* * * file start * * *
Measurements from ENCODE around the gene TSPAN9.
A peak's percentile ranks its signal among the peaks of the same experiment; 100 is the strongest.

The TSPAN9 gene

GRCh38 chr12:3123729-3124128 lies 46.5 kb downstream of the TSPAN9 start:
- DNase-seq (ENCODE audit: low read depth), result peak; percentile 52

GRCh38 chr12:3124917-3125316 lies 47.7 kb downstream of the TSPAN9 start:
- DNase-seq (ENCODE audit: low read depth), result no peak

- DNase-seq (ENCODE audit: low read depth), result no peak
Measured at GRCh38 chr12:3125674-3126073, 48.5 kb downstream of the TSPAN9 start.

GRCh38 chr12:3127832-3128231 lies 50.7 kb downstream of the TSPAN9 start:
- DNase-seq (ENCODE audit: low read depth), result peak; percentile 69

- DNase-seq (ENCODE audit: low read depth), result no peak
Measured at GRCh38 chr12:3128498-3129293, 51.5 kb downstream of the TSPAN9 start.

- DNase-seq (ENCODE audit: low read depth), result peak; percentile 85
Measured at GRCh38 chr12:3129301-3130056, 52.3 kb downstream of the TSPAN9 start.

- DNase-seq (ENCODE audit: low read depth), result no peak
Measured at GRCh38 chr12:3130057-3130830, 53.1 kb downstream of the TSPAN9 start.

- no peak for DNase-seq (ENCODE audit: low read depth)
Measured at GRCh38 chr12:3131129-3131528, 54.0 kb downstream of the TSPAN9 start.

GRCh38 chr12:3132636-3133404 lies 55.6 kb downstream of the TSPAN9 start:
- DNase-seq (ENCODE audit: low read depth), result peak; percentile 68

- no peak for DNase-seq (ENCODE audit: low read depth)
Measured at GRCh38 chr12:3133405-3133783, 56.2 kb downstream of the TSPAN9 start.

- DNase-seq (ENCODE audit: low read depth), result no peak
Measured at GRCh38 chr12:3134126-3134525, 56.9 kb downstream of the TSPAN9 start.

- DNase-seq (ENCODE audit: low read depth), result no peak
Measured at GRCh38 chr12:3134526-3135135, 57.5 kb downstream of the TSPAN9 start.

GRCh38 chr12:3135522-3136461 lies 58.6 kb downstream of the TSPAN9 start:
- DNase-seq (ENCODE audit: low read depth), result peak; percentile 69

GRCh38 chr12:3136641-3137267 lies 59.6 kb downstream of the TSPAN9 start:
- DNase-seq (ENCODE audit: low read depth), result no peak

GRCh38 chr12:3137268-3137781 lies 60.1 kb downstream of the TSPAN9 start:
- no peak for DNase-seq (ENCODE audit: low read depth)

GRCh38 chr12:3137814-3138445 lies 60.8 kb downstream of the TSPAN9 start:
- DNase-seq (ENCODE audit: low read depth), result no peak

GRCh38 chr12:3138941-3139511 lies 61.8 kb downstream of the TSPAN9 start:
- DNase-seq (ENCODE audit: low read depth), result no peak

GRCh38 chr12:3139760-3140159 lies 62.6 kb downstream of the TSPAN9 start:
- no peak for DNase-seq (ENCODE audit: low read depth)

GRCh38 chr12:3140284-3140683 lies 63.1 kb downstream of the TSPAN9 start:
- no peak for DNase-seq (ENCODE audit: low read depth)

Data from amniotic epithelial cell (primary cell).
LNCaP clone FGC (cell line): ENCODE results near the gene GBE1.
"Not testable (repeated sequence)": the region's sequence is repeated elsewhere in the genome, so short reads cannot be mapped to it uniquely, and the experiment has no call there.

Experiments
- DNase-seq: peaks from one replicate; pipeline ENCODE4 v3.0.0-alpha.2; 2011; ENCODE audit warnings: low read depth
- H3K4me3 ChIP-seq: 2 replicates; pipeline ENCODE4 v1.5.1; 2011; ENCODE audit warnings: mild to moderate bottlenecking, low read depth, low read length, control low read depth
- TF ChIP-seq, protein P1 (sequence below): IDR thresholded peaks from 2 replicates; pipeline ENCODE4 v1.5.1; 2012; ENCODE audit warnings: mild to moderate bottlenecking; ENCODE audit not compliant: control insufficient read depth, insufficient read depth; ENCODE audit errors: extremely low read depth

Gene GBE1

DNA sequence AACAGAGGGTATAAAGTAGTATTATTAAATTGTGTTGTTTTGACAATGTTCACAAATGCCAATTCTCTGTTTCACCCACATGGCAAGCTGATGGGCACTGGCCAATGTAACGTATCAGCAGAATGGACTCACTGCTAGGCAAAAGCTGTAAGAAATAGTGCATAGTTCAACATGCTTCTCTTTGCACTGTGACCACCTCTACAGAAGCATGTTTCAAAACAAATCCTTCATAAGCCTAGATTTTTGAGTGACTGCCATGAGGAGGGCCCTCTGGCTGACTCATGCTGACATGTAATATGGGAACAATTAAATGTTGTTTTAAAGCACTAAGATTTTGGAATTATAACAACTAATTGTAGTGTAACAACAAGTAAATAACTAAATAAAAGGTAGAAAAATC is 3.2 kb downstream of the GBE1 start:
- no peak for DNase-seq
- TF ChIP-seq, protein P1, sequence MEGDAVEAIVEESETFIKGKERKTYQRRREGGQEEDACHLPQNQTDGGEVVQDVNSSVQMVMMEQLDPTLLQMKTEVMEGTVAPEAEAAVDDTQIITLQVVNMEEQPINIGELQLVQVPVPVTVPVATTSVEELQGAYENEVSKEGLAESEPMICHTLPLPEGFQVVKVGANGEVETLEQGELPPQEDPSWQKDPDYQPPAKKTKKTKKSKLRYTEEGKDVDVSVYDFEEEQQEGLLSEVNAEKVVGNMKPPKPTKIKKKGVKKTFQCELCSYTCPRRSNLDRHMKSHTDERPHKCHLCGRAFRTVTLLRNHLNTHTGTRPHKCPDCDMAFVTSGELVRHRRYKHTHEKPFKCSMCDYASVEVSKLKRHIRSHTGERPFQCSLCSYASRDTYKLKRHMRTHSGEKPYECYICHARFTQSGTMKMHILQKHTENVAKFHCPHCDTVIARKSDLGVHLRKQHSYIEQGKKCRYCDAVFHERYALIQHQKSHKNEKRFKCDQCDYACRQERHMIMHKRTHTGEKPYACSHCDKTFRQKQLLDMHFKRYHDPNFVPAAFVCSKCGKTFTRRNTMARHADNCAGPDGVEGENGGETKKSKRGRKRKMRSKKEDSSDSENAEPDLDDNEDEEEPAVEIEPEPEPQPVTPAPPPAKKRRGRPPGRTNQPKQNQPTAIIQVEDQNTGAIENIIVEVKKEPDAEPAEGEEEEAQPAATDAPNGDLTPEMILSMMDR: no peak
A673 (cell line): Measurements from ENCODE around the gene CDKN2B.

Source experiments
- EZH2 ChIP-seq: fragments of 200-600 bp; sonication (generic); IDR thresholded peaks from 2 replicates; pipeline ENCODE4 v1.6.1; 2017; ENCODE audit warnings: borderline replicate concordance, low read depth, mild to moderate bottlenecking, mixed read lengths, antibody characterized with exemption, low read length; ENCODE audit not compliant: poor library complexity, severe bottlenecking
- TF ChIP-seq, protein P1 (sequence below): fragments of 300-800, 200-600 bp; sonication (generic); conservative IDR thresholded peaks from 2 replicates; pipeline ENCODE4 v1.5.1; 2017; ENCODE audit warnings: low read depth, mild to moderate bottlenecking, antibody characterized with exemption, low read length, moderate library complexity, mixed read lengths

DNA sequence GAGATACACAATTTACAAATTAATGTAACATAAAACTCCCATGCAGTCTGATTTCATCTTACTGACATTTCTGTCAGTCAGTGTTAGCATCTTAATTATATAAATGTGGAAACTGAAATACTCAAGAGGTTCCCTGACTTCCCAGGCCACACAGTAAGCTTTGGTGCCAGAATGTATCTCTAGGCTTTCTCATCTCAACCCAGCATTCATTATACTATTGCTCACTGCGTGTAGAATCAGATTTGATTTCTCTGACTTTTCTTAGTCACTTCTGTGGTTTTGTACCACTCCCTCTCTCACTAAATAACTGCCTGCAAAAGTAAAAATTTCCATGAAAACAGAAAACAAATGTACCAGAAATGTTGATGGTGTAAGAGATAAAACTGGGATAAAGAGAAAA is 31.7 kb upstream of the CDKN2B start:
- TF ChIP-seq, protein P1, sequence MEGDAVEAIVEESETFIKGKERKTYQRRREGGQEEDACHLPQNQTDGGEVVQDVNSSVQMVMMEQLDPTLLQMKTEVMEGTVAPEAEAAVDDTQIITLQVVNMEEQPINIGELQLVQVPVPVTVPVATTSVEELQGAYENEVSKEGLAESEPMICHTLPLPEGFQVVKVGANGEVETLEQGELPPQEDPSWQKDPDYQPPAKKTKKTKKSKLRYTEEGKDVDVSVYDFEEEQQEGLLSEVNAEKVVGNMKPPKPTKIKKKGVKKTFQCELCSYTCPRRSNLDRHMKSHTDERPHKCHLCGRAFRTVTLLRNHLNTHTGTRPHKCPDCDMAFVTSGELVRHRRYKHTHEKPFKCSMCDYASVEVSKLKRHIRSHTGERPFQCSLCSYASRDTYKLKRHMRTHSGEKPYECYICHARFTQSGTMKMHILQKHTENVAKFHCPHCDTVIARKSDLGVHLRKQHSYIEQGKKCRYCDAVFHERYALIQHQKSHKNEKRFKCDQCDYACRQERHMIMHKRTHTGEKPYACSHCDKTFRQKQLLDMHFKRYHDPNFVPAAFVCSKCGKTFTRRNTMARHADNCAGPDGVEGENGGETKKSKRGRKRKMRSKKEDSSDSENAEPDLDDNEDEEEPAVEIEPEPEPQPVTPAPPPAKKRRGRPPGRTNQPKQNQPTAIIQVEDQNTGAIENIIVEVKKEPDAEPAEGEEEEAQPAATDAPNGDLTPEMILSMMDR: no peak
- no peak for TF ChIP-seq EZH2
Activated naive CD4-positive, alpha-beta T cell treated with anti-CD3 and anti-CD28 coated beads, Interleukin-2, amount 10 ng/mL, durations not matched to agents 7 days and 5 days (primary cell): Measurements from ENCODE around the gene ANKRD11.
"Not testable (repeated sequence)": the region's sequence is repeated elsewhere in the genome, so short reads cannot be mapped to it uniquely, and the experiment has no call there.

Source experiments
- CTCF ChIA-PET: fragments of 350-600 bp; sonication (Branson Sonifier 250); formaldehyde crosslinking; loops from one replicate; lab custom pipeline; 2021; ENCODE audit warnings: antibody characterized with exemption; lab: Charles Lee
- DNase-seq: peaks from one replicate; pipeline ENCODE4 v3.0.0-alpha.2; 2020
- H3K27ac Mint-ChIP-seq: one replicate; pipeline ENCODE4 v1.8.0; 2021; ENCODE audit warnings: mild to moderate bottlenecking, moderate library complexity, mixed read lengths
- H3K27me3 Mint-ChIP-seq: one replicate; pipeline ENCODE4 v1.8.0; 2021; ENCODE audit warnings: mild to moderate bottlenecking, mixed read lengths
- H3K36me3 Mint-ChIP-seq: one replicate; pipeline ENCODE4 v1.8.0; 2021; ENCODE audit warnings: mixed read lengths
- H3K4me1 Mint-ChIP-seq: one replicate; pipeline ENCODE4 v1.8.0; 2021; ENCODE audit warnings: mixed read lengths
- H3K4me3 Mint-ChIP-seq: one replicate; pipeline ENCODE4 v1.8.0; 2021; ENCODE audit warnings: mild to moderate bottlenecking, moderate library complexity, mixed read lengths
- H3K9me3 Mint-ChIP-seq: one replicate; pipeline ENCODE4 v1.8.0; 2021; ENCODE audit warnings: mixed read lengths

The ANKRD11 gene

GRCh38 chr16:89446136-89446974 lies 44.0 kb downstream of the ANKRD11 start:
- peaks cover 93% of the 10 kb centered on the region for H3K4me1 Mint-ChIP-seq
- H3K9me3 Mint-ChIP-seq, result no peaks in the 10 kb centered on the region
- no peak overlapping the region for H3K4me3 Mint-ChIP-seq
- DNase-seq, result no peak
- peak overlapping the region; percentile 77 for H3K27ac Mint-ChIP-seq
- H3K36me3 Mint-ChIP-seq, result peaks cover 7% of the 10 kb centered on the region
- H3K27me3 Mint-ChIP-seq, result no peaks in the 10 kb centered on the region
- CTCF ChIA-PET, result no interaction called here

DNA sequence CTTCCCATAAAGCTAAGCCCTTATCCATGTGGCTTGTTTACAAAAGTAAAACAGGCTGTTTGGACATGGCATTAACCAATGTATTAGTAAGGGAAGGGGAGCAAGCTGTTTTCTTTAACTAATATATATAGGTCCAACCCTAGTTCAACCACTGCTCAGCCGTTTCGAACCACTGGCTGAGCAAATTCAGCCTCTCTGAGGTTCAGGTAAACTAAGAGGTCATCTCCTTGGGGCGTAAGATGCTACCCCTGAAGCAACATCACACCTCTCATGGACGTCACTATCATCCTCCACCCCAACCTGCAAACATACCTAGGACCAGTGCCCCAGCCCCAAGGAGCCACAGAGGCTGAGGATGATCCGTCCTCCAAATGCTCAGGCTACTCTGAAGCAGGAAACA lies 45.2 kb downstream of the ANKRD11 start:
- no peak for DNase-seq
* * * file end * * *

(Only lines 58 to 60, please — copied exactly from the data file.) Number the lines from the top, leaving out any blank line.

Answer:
- TF ChIP-seq, protein P1, sequence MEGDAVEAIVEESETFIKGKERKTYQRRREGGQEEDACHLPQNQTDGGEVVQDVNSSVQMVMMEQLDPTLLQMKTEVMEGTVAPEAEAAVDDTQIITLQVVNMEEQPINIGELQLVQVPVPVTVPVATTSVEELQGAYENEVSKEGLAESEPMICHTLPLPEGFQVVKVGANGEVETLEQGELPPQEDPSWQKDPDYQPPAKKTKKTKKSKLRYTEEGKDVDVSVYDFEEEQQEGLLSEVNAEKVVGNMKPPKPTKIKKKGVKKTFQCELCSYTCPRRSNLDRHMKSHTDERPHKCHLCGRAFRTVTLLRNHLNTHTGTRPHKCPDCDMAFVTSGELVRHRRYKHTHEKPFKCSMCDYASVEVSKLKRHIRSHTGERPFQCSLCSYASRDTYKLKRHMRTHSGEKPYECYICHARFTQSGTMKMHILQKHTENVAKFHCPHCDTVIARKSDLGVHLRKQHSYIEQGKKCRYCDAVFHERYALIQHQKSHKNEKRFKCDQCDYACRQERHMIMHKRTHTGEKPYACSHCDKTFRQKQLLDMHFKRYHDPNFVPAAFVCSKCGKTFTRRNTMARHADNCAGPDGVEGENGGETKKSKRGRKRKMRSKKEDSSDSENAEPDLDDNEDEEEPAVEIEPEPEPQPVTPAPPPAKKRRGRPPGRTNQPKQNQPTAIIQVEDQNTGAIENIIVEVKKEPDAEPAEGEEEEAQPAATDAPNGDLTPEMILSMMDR: no peak
- no peak for TF ChIP-seq EZH2
Activated naive CD4-positive, alpha-beta T cell treated with anti-CD3 and anti-CD28 coated beads, Interleukin-2, amount 10 ng/mL, durations not matched to agents 7 days and 5 days (primary cell): Measurements from ENCODE around the gene ANKRD11.